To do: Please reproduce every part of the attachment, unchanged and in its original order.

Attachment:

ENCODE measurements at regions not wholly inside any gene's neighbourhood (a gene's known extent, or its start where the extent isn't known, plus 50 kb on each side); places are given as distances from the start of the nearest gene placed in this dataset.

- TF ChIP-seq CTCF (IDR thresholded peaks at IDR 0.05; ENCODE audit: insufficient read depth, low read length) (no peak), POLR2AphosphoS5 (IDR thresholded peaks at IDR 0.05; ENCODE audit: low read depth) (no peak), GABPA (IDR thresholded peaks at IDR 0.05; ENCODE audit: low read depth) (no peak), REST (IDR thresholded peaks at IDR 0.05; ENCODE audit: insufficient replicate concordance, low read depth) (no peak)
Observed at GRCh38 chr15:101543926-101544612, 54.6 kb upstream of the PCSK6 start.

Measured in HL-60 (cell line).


ENCODE measurements at regions not wholly inside any gene's neighbourhood (a gene's known extent, or its start where the extent isn't known, plus 50 kb on each side); places are given as distances from the start of the nearest gene placed in this dataset.

- TF ChIP-seq CTCF (IDR thresholded peaks at IDR 0.05; ENCODE audit: insufficient read depth, low read length) (no peak), POLR2AphosphoS5 (IDR thresholded peaks at IDR 0.05; ENCODE audit: low read depth) (no peak), GABPA (IDR thresholded peaks at IDR 0.05; ENCODE audit: low read depth) (no peak), REST (IDR thresholded peaks at IDR 0.05; ENCODE audit: insufficient replicate concordance, low read depth) (no peak)
Observed at GRCh38 chr15:101543926-101544612, 54.6 kb upstream of the PCSK6 start.

Measured in HL-60 (cell line).